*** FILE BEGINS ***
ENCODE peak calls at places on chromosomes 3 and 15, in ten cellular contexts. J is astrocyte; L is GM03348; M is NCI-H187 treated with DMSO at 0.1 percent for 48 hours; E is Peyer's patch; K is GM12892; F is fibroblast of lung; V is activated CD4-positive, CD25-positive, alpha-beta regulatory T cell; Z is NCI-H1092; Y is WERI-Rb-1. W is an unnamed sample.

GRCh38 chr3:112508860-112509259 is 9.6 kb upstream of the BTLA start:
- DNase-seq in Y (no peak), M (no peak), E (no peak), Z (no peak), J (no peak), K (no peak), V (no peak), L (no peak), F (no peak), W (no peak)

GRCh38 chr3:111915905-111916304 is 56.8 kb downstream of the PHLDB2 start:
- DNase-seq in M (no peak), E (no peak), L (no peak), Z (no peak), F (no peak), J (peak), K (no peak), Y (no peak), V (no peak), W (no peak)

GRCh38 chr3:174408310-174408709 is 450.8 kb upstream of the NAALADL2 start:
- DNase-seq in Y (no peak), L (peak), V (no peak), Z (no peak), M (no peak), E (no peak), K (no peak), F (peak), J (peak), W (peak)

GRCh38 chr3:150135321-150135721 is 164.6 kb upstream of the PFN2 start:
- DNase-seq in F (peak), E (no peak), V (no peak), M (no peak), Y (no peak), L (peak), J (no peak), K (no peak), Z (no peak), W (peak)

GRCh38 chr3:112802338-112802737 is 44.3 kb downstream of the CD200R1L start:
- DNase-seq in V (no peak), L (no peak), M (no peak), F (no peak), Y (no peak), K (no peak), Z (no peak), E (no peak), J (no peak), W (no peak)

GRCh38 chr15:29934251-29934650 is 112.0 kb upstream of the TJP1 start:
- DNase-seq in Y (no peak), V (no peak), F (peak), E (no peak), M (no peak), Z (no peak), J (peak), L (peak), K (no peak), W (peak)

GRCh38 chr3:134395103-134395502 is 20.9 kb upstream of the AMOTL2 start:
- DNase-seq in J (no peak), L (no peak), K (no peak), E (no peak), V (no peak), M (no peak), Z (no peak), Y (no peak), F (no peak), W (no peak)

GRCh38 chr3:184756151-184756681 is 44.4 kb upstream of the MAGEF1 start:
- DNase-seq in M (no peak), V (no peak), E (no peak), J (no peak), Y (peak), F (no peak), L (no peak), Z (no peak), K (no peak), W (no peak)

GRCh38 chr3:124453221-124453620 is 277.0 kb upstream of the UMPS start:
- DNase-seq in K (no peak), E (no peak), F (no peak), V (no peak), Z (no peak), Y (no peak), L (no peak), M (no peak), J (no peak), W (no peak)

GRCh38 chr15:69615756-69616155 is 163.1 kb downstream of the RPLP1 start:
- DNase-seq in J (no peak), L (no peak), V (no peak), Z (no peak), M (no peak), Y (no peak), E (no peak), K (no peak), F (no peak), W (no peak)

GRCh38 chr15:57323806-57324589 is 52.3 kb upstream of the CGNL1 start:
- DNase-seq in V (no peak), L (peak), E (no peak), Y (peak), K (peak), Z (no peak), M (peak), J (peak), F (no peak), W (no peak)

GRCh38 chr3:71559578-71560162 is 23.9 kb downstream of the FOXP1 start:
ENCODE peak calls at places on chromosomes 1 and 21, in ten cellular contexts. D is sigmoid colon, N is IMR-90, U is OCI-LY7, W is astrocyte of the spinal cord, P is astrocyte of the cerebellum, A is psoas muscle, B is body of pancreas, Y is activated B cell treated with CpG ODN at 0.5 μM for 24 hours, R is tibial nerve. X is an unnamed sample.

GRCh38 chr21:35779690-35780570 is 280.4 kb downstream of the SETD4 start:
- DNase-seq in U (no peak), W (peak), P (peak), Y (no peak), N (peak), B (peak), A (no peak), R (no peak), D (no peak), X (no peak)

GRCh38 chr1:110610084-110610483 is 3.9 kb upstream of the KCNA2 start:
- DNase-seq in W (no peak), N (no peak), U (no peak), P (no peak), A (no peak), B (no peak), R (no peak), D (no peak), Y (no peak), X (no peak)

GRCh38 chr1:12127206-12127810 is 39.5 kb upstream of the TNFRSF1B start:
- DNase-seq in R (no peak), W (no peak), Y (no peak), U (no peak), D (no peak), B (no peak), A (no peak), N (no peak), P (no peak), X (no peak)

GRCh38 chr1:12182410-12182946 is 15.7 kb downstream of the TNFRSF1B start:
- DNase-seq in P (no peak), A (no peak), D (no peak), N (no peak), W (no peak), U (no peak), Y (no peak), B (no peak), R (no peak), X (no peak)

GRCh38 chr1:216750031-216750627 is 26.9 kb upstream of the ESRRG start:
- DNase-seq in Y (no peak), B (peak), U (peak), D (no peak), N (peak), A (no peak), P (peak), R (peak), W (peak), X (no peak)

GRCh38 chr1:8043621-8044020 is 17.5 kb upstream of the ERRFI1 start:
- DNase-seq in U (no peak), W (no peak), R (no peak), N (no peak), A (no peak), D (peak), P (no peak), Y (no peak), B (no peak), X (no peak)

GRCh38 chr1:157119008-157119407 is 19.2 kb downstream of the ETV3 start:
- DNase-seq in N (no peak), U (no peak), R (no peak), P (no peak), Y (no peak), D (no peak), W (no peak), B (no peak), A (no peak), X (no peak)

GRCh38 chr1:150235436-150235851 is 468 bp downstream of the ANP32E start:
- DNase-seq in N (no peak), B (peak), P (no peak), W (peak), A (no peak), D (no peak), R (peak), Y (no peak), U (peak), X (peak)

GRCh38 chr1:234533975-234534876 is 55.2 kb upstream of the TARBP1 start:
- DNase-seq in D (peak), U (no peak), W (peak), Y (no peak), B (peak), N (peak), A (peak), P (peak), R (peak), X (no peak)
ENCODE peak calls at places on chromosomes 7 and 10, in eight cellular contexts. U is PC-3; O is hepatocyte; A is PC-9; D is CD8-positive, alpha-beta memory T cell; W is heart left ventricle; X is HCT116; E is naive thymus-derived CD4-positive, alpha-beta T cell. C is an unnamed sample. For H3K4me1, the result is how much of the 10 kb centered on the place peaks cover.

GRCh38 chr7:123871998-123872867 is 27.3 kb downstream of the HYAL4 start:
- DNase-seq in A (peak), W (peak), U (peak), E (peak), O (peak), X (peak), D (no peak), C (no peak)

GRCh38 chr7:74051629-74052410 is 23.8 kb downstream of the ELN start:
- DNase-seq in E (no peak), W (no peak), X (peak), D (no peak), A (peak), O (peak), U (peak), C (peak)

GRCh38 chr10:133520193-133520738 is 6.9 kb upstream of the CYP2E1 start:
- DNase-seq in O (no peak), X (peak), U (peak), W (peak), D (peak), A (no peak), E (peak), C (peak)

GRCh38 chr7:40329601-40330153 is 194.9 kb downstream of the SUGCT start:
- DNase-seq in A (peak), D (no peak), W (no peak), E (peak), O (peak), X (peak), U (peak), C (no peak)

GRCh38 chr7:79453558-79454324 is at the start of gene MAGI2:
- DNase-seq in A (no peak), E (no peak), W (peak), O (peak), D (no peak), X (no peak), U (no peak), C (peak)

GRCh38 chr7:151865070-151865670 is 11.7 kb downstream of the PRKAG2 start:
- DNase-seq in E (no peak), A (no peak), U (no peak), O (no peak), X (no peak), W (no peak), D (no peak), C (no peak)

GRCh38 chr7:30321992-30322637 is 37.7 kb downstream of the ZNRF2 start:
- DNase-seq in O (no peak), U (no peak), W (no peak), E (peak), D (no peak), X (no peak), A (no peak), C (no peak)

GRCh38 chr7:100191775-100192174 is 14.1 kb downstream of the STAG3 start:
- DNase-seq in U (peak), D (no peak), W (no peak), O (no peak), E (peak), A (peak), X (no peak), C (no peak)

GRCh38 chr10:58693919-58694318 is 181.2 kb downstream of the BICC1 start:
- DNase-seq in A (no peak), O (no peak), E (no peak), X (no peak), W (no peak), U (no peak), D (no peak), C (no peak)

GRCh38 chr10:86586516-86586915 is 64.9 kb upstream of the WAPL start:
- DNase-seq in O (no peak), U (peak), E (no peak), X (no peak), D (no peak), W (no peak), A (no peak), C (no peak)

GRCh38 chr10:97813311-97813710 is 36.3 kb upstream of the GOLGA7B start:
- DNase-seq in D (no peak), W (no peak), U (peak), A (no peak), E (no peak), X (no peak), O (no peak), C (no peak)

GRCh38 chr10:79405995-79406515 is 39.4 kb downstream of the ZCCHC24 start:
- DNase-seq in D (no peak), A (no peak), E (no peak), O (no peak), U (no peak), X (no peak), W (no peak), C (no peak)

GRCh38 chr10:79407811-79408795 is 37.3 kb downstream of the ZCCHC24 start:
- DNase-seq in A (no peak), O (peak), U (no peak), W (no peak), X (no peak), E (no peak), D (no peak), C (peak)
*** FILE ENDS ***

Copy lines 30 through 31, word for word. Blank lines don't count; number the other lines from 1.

GRCh38 chr1:12127206-12127810 is 39.5 kb upstream of the TNFRSF1B start:
- DNase-seq in R (no peak), W (no peak), Y (no peak), U (no peak), D (no peak), B (no peak), A (no peak), N (no peak), P (no peak), X (no peak)